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Developmental Stage Epigenetic Modifications and Clinical Symptoms Associated with the Trauma and Stress of Enslavement and Institutionalized Racism

The large-scale capture, forcible kidnapping, and subsequent forced labor associated with the historic enslavement of Africans in the Americas exerted tremendous stress on their biologies. These stresses provided the most important substrate for selection in New World African populations. The environmental and social conditions of enslavement, post-civil war reconstruction, and Jim Crow racism in the United States were a connected sequence of traumatic events that have had an enduring, multigenerational impact on African Americans and their descendants. Enslavement is manifested partially in elevated cortisol levels and, in turn, have served as catalysts for other adverse health outcomes. Elevations in circulating cortisol levels have been indicated as a significant influencing factor in psychological stress disorders such as depression and post-traumatic stress disorder. Stress responses were reinforced no doubt by the long-term food insecurity associated with enslavement. Chronic food deprivation and food instability are thought to have further exacerbated the trauma associated with other adversarial environmental effects during this period. The impact of these constraints during key stages of the lifecycle are examined and the resulting clinical symptoms and epigenetic changes documented.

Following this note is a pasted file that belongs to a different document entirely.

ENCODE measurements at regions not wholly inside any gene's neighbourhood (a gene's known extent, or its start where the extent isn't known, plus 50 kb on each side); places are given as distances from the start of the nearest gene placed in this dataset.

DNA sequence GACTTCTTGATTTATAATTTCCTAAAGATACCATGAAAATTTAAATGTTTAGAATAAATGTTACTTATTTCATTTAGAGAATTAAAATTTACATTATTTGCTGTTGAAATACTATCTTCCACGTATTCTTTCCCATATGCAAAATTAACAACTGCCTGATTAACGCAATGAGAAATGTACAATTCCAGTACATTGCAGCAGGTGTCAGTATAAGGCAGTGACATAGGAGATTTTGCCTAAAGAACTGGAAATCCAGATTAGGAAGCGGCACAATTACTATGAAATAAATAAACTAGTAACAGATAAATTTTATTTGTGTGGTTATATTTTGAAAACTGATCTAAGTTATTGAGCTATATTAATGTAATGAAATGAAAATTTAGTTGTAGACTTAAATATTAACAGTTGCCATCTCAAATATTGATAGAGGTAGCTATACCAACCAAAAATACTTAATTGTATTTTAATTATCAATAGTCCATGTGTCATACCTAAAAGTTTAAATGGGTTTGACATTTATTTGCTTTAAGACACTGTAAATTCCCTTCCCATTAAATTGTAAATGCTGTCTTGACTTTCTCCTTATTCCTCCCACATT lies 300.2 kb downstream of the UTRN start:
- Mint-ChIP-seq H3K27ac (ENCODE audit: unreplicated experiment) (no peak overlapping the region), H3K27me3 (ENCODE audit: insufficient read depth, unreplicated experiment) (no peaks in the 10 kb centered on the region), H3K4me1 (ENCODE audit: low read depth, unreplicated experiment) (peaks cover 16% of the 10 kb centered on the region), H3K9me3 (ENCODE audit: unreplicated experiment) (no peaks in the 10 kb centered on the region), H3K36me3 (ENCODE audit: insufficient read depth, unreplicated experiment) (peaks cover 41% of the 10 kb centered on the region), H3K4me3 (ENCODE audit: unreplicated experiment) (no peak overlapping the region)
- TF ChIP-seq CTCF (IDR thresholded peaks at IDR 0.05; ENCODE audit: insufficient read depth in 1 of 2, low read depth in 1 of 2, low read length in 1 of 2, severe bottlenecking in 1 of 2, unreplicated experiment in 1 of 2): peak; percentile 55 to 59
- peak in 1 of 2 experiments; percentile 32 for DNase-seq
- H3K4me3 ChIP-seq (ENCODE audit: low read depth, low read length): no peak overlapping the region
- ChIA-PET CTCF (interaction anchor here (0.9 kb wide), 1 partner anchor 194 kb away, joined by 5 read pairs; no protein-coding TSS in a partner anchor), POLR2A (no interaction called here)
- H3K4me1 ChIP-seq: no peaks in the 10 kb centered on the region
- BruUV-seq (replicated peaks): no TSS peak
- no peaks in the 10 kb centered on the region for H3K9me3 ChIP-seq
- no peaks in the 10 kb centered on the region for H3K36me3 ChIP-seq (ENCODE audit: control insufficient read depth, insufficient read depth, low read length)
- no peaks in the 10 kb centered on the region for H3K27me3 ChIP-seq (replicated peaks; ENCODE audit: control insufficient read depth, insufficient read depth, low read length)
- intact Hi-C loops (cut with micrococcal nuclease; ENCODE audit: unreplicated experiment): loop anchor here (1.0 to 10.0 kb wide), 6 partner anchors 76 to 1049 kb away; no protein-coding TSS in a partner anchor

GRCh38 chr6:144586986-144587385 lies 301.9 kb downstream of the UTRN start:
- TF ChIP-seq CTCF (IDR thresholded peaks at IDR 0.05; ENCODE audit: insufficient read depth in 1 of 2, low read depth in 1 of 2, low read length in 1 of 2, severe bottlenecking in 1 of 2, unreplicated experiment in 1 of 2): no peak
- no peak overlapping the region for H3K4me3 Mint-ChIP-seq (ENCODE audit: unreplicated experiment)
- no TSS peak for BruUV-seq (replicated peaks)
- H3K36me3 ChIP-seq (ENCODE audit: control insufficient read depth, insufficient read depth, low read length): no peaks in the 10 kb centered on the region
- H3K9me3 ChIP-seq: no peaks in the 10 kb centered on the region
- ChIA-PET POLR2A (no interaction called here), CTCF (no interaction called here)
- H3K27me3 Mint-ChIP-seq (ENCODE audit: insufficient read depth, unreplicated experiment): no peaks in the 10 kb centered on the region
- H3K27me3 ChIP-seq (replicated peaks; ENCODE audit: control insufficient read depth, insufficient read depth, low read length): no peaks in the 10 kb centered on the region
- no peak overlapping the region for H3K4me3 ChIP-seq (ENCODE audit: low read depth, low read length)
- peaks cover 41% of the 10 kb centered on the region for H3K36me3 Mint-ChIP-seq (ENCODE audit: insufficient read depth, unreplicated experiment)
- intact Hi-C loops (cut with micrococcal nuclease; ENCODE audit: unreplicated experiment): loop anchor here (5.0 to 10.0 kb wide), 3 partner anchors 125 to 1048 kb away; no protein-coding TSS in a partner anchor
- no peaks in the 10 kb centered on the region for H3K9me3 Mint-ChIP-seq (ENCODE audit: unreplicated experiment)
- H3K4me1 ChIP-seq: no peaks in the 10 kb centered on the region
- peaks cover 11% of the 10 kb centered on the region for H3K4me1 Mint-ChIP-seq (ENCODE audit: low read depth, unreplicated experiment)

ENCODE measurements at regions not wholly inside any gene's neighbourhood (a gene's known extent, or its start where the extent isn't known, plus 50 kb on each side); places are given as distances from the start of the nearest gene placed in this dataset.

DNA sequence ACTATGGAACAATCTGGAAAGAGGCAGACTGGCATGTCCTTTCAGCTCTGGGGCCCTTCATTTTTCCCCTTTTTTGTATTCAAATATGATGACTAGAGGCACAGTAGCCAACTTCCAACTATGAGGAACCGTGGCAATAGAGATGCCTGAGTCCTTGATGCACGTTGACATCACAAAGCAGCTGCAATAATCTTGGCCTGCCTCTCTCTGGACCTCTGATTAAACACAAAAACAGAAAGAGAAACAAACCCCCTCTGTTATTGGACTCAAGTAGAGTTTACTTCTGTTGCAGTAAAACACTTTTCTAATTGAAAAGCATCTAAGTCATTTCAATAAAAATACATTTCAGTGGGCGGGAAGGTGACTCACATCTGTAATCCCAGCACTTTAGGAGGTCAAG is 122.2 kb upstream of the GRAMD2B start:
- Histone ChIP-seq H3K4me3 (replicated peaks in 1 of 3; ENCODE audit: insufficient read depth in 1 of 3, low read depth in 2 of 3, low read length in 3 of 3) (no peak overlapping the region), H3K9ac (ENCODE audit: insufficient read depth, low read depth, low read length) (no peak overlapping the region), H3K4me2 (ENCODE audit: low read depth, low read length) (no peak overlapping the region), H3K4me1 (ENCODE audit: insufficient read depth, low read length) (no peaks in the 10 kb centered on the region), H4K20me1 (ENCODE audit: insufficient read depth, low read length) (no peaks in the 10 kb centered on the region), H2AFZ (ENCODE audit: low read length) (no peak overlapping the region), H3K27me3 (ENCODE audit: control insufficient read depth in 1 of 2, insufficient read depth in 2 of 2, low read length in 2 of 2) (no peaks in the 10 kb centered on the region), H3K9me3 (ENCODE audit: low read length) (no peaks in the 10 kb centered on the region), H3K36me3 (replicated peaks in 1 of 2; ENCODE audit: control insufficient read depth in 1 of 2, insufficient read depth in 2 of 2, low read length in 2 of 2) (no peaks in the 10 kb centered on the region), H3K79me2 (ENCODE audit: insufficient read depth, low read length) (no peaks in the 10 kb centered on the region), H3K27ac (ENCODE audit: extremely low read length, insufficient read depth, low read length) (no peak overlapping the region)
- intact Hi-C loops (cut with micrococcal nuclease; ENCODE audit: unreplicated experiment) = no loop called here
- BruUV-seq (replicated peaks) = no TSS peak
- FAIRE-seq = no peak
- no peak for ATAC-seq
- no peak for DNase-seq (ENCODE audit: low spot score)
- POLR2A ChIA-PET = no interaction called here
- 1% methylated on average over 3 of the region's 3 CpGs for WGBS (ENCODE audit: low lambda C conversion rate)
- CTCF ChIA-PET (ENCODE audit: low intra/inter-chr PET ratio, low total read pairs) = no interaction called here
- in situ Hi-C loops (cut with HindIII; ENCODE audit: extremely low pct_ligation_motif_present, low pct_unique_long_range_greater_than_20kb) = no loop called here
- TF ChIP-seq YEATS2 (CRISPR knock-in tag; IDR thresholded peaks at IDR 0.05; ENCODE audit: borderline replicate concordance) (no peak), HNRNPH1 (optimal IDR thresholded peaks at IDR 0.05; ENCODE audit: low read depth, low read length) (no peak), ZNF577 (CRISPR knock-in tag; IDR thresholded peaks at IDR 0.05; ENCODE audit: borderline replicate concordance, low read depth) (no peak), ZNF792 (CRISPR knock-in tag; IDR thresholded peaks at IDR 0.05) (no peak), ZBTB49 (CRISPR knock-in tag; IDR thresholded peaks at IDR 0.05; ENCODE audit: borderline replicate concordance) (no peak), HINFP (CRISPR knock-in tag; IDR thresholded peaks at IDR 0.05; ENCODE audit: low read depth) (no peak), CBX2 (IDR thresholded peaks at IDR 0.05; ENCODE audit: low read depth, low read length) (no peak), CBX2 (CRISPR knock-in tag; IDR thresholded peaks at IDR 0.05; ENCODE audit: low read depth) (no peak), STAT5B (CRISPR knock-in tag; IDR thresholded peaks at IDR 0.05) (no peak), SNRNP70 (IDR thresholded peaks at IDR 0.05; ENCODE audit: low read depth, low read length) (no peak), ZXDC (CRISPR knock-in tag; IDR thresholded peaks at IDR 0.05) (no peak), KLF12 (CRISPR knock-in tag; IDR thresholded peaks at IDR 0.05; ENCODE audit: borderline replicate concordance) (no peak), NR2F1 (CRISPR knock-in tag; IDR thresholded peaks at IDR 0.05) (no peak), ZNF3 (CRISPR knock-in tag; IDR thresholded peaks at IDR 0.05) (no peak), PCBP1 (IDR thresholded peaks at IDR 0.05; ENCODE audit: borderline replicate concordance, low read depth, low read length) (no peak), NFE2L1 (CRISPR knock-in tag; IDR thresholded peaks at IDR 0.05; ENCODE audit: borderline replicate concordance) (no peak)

Fatimah Jackson, Latifa Jackson and Zainab ElRadi Jackson

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